It’s Christmas, which means there’s a little breathing room – hopefully – to watch the films and TV you missed during the year. It’s my experience that the families that argue most over Christmas are the ones where TV is banned, so consider it not just a rest, but a positively helpful tool to ensure that everyone continues to get along well. And if you’re all gathered together to watch something excellent, film and TV can be a bonding experience.
So what is there to watch? Admittedly, 2016 was nearly as bad for big blockbusters as it was in politics, with a sweep of big summer sequels leaving critics tearing their hair out and audiences bored to death. But this was a magical year for smaller films and animation, so there are true pleasures to catch up on.
First of all, Hunt For The Wilderpeople (on VOD now; Netflix from December 31). I’ve recommended this to everyone I’ve met since I saw it in May, and everyone who has taken my advice has loved it. Literally everyone, on both counts. It was directed by Taika Waititi (What We Do In The Shadows) so you know it’s hilarious, but this small, unlikely story of an old man and a young foster kid lost in the woods is also touching and beautifully brought to life by stars Sam Neill and Julian Dennison. This is not just my film of 2016; it’s straight into my all-time favourites.
In other hidden gem news, Love & Friendship is out on DVD and VOD. It offers all the corsets and excellent bonnets that a period-drama loving heart could desire, but in Kate Beckinsale’s Lady Susan it also has an absolutely monstrous anti-heroine: heart-stoppingly beautiful and blithely self-centred. If you prefer your history more modern, go for John Carney’s Sing Street(DVD & VOD), a love letter to 80s music, your teens, young love and making music in a band with your mates. It’s joyous.
This was also the year where smart, thinky films came from the most unlikely of places. Disney Animation’s Zootropolis (out on DVD and VOD) has some astonishingly clever things to say about prejudice and privilege behind its colourful animation as a young female bunny rabbit fights for a job in her city’s police department, dominated by large predators and formidable rhinos and the like. Moana (still in cinemas) takes the Disney princess one step further away from the simpering girls of the 1950s, and has the year’s most hummable tunes. If you don’t mind horror, zombie films The Girl With All The Gifts and Train To Busan (both VOD) have more social commentary than most dramas. And for sci-fi lovers, check out Amy Adams in Arrival (in cinemas), a likely Oscar nominee and a science fiction film that’s really about humanity, not aliens (as all the best ones are).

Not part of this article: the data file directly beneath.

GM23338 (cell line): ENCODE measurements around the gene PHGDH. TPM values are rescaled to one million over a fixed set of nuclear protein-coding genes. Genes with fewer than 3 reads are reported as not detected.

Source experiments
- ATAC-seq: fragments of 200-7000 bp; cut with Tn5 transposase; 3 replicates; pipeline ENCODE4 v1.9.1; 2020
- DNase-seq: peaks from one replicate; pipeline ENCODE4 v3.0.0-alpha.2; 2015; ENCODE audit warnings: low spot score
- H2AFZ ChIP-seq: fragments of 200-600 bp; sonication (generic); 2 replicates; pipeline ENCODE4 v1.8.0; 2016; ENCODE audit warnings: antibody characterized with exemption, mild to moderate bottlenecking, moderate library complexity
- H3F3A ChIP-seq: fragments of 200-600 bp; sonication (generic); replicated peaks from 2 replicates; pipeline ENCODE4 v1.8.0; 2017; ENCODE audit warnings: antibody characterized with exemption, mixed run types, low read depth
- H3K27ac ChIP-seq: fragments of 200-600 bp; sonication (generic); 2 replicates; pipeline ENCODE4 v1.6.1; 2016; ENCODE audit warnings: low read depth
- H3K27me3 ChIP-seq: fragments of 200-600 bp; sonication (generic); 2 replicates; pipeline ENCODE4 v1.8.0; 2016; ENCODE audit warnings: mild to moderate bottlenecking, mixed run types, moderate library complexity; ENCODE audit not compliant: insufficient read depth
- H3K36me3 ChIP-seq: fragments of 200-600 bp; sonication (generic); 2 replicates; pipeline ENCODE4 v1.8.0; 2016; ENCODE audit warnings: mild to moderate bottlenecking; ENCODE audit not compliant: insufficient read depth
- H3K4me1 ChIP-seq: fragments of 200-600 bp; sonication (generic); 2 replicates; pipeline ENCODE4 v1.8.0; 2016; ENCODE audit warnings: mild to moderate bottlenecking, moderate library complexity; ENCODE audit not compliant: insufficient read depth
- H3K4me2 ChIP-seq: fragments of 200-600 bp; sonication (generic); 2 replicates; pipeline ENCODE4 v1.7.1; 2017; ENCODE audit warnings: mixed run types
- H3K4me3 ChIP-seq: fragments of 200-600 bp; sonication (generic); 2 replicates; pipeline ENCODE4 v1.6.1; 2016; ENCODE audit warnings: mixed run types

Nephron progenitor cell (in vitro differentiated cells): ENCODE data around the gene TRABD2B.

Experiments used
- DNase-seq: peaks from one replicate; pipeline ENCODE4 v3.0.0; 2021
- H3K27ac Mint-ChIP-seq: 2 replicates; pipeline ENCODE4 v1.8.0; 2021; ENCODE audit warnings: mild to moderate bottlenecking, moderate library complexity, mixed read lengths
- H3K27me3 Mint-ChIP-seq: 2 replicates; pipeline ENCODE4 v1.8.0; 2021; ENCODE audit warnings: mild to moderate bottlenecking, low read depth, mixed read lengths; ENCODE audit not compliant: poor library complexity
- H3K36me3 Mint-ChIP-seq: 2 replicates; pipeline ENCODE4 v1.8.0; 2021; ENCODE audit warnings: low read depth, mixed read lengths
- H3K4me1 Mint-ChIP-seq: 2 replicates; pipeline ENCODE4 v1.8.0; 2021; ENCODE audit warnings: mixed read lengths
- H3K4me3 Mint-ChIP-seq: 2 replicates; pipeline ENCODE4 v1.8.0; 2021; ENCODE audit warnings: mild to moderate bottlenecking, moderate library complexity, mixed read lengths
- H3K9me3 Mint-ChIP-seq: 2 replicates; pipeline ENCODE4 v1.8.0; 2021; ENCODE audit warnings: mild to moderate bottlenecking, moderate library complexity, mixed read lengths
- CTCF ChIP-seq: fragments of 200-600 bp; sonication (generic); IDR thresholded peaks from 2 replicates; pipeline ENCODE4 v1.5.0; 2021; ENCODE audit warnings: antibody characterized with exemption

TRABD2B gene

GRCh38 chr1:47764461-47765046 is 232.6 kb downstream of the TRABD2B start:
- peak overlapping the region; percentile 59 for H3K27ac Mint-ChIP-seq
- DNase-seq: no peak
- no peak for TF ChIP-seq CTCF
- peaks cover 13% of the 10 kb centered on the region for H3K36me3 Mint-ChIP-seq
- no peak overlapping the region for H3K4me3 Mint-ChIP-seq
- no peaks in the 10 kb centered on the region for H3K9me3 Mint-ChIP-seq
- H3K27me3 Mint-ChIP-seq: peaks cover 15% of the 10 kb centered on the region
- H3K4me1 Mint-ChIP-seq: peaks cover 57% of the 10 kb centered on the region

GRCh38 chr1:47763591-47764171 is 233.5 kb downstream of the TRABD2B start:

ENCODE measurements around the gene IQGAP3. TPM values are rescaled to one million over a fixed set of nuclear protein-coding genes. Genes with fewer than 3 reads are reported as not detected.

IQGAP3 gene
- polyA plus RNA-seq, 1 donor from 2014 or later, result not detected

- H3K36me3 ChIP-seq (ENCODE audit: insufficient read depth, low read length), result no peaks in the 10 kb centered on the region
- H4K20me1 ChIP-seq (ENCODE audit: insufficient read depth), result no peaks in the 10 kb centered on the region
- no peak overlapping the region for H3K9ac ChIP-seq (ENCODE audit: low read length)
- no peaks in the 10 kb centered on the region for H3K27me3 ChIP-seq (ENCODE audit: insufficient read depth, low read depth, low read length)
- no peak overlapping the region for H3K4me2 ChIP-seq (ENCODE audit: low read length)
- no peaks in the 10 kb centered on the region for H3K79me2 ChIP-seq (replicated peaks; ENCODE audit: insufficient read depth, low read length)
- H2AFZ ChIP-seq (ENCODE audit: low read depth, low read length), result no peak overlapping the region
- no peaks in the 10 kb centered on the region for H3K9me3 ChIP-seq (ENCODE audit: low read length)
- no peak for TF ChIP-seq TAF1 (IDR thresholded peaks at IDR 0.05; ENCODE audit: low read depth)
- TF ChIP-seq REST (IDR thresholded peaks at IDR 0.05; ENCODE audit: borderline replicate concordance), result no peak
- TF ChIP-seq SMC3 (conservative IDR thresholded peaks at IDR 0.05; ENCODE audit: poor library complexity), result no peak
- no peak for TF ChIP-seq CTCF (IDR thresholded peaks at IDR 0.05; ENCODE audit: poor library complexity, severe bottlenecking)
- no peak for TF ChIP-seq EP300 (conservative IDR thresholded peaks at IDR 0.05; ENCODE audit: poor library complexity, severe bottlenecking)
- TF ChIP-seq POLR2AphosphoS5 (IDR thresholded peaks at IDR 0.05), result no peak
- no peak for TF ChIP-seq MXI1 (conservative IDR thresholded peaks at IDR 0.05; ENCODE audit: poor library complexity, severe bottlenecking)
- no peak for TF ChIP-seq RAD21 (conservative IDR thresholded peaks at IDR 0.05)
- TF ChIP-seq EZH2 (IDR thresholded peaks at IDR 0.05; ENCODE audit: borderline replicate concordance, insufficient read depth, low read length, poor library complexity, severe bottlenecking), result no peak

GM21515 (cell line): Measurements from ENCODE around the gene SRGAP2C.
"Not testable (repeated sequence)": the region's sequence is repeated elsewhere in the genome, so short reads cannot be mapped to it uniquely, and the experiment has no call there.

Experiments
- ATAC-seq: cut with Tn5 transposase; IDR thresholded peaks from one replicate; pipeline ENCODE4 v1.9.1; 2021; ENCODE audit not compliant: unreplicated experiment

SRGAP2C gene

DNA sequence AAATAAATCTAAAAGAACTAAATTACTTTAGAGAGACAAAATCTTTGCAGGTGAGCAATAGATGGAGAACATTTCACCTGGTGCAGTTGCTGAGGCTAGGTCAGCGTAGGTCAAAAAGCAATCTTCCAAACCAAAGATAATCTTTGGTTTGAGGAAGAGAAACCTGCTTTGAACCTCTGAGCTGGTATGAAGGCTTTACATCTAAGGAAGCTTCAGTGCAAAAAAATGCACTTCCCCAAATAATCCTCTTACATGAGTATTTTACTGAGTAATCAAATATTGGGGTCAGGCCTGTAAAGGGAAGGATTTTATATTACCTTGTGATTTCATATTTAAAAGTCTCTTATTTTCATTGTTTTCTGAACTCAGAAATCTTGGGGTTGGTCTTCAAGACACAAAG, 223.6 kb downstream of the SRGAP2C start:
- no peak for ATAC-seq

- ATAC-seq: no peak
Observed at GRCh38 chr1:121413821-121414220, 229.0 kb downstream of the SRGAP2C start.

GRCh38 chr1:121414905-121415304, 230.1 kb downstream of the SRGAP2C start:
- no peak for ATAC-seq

TV also had much better diversity than the movies: the best shows of the year were led by women and people of colour
If you have longer to binge, this has been a banner year for TV. Game Of Thrones was back on form after a disappointing season five; Supergirl, Jessica Jones and Luke Cage proved that TV superheroes don’t have to be white men; Stranger Things made 80s geekery into essential viewing. TV also had much better diversity than the movies: the best shows of the year were led by women and people of colour. Check out Crazy Ex-Girlfriend (Netflix), Fleabag (iPlayer), Happy Valley (season one on Netflix; season two is in the BBC Store), The People Vs OJ Simpson (VOD), Orange Is The New Black (Netflix), Jane The Virgin (4OD) and The Crown (Netflix). This year it became hard to watch Veep (VOD) since reality became so much more ridiculous, but if you have the stomach for it, it has the funniest writing ever.
Finally, on New Year’s Eve at 6.20pm, BBC1 is showing Peter Pans Goes Wrong, a filmed version of the seasonal London farce. An amateur dramatics society attempts to stage JM Barrie’s play; things do not go to plan. It’s extremely British, warmly disastrous and will make you cry with laughter.
So have a merry Christmas! And remember, it’s totally fine to stick everyone in front of the TV if you need a break. It’s part of the holiday experience.
My Films Of 2016
1. Hunt For The Wilderpeople
The funniest, warmest film of the year – and it’s not even close.
2. Kubo & The Two Strings
Beautiful, magical stop-motion animation with Charlize Theron and Matthew McConaughey.
3. Captain America: Civil War
It’s basically the Downton Christmas special with better biceps and more explosions.
4. Hail Caesar!
The Coen Brothers and an all-star cast (Clooney! Tatum! Johansson!) in a 1950s Hollywood farce.
5. Love & Friendship
Mean Girls was surely inspired by this Jane Austen story.
6. Sing Street
An ‘80s teen musical from John Carney (Once), this is an absolute must for musos.
Adam Driver is a bus driver and poet. Absolutely nothing happens, but it’s delightful.
Amy Adams stars in a sci-fi so smart that you don’t have to like sci-fi to love it.
Disney goes to the South Pacific for a joyful holiday with a tough princess.
10. The Girl With All The Gifts
Imagine a zombie movie, but far more original and with three great female characters.